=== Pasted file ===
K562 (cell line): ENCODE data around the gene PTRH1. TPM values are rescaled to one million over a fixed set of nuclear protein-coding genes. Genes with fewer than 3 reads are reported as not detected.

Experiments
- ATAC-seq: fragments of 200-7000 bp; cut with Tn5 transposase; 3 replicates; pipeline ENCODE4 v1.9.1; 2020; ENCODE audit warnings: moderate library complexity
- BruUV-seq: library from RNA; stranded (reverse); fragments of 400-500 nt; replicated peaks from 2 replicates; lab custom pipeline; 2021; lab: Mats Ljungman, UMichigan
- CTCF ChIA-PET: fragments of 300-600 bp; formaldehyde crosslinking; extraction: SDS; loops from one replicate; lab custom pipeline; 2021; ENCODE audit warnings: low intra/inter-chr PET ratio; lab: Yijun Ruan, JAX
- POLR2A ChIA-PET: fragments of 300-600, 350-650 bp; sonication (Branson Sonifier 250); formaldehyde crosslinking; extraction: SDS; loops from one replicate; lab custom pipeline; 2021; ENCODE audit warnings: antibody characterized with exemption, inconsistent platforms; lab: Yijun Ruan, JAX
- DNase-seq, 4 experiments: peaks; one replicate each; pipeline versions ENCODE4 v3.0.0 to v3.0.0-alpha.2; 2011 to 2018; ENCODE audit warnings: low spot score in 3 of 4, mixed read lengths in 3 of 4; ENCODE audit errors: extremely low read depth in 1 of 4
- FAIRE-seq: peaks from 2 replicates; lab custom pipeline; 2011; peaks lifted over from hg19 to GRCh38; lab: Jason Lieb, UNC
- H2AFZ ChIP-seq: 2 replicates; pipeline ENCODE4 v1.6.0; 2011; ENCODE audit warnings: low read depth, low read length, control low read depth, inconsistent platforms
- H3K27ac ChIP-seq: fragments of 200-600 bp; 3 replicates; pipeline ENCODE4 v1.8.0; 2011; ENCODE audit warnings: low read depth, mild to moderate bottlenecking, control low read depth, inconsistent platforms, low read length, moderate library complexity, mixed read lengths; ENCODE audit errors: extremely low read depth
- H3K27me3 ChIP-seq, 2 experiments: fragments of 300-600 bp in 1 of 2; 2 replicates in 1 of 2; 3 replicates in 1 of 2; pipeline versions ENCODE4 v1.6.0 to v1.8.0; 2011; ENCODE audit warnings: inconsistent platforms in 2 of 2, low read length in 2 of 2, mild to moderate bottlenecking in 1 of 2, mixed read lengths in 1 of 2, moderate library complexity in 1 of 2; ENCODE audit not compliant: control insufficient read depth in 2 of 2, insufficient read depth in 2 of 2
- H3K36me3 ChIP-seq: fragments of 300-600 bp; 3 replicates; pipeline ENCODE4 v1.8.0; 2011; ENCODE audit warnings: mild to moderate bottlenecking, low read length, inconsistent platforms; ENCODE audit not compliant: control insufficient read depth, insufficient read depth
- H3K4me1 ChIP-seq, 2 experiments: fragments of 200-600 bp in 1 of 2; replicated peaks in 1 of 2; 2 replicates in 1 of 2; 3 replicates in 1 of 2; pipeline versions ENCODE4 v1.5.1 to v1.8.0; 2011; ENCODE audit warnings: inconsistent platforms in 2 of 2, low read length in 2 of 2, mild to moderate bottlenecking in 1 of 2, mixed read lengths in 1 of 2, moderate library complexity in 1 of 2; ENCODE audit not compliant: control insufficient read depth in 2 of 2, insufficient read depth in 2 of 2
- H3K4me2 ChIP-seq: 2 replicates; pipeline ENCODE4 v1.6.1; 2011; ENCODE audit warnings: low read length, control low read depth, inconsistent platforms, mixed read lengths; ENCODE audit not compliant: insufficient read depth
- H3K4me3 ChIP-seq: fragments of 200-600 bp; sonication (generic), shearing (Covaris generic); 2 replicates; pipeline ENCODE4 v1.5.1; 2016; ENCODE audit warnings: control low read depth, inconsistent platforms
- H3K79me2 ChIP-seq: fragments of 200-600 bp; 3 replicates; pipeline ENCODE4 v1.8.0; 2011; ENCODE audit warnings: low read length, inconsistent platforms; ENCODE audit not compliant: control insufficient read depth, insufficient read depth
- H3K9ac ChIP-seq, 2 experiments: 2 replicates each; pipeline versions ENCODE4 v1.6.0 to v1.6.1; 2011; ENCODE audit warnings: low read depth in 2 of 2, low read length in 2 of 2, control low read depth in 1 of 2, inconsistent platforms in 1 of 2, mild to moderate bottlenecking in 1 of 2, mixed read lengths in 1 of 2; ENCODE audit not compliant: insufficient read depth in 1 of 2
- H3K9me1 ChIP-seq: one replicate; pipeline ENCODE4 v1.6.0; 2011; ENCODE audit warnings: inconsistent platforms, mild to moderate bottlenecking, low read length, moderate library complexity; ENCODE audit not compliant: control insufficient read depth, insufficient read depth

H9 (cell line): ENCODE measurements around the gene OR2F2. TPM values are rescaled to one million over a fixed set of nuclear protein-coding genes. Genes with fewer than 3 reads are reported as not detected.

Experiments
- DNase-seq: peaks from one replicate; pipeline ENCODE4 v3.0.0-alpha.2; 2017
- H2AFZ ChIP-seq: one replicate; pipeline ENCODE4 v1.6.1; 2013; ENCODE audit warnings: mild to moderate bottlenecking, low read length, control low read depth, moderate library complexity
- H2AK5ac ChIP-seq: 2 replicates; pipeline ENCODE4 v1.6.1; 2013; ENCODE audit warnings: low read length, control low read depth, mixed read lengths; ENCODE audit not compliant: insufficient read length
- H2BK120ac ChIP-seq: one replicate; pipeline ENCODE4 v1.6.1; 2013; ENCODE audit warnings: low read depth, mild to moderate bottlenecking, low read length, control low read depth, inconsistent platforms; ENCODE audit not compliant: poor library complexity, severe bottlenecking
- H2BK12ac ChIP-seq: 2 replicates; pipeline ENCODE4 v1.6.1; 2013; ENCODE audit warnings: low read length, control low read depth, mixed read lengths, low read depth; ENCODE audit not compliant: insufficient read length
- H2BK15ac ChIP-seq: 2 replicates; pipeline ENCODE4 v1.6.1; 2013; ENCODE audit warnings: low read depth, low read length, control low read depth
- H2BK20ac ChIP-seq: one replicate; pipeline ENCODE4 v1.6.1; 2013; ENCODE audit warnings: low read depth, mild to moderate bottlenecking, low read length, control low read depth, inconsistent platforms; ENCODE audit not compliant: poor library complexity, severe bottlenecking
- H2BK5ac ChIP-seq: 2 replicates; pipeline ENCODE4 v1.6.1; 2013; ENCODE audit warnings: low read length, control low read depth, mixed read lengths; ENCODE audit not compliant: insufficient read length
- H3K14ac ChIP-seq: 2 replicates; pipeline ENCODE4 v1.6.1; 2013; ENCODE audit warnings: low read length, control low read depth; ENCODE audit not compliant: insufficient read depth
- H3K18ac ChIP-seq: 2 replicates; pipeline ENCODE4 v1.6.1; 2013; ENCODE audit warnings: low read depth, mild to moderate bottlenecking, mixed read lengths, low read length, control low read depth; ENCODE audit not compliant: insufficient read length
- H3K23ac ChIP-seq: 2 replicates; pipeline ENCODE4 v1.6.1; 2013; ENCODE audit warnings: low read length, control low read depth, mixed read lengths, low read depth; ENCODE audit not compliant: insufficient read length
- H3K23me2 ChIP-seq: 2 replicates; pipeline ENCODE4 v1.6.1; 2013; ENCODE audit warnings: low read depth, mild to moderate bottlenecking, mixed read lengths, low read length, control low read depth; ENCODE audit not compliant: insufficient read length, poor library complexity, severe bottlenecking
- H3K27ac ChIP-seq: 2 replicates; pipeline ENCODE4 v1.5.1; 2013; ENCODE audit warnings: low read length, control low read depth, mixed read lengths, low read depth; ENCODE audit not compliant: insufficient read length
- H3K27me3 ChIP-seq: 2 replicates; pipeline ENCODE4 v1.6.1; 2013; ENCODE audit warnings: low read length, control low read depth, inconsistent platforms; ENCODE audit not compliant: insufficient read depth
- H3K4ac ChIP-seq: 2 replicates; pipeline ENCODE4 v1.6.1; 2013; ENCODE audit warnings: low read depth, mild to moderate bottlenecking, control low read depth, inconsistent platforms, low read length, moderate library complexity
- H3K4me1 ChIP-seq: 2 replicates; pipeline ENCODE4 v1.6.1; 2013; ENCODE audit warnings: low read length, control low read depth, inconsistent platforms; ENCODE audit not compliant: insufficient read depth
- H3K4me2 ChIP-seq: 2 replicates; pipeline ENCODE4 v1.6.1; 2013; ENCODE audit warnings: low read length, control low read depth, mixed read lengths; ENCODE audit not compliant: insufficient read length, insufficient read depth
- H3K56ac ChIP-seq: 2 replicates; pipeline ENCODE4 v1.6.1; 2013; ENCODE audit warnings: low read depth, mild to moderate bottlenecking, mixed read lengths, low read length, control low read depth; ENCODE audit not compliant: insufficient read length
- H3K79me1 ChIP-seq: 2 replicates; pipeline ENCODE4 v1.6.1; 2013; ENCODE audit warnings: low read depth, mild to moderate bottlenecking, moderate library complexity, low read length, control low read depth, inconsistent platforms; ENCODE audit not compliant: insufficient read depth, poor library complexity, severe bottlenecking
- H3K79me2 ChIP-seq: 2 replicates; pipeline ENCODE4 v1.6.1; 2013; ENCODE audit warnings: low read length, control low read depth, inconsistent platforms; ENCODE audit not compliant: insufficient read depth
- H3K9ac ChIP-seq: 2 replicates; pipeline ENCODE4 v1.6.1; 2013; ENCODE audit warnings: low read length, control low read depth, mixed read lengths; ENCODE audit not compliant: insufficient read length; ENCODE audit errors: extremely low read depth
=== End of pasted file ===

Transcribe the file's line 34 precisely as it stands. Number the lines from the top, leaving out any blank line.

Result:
- H3K27me3 ChIP-seq: 2 replicates; pipeline ENCODE4 v1.6.1; 2013; ENCODE audit warnings: low read length, control low read depth, inconsistent platforms; ENCODE audit not compliant: insufficient read depth